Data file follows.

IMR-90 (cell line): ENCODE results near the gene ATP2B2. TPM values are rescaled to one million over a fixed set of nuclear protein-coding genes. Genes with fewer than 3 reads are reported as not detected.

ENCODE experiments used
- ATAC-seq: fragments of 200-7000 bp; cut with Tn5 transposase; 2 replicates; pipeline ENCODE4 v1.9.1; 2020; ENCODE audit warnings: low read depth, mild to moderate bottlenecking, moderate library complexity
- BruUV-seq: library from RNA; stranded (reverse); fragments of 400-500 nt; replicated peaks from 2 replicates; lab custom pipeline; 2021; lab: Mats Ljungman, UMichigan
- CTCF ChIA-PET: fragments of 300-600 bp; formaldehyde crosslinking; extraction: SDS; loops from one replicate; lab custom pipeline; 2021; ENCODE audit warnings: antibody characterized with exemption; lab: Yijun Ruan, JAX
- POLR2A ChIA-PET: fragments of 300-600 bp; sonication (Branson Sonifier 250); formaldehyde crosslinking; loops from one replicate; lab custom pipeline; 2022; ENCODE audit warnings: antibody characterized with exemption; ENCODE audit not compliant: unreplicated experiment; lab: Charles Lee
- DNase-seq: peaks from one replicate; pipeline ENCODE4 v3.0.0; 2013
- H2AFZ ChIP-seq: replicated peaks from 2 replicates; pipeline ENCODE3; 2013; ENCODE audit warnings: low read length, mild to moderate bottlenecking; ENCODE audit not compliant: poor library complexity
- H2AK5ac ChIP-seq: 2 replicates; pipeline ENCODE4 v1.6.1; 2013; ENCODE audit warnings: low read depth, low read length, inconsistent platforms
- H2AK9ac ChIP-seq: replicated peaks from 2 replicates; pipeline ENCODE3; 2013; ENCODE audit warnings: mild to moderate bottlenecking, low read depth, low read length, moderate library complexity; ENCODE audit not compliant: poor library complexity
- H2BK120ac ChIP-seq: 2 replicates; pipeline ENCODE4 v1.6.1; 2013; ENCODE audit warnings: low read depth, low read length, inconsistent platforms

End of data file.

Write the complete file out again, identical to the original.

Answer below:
IMR-90 (cell line): ENCODE results near the gene ATP2B2. TPM values are rescaled to one million over a fixed set of nuclear protein-coding genes. Genes with fewer than 3 reads are reported as not detected.

ENCODE experiments used
- ATAC-seq: fragments of 200-7000 bp; cut with Tn5 transposase; 2 replicates; pipeline ENCODE4 v1.9.1; 2020; ENCODE audit warnings: low read depth, mild to moderate bottlenecking, moderate library complexity
- BruUV-seq: library from RNA; stranded (reverse); fragments of 400-500 nt; replicated peaks from 2 replicates; lab custom pipeline; 2021; lab: Mats Ljungman, UMichigan
- CTCF ChIA-PET: fragments of 300-600 bp; formaldehyde crosslinking; extraction: SDS; loops from one replicate; lab custom pipeline; 2021; ENCODE audit warnings: antibody characterized with exemption; lab: Yijun Ruan, JAX
- POLR2A ChIA-PET: fragments of 300-600 bp; sonication (Branson Sonifier 250); formaldehyde crosslinking; loops from one replicate; lab custom pipeline; 2022; ENCODE audit warnings: antibody characterized with exemption; ENCODE audit not compliant: unreplicated experiment; lab: Charles Lee
- DNase-seq: peaks from one replicate; pipeline ENCODE4 v3.0.0; 2013
- H2AFZ ChIP-seq: replicated peaks from 2 replicates; pipeline ENCODE3; 2013; ENCODE audit warnings: low read length, mild to moderate bottlenecking; ENCODE audit not compliant: poor library complexity
- H2AK5ac ChIP-seq: 2 replicates; pipeline ENCODE4 v1.6.1; 2013; ENCODE audit warnings: low read depth, low read length, inconsistent platforms
- H2AK9ac ChIP-seq: replicated peaks from 2 replicates; pipeline ENCODE3; 2013; ENCODE audit warnings: mild to moderate bottlenecking, low read depth, low read length, moderate library complexity; ENCODE audit not compliant: poor library complexity
- H2BK120ac ChIP-seq: 2 replicates; pipeline ENCODE4 v1.6.1; 2013; ENCODE audit warnings: low read depth, low read length, inconsistent platforms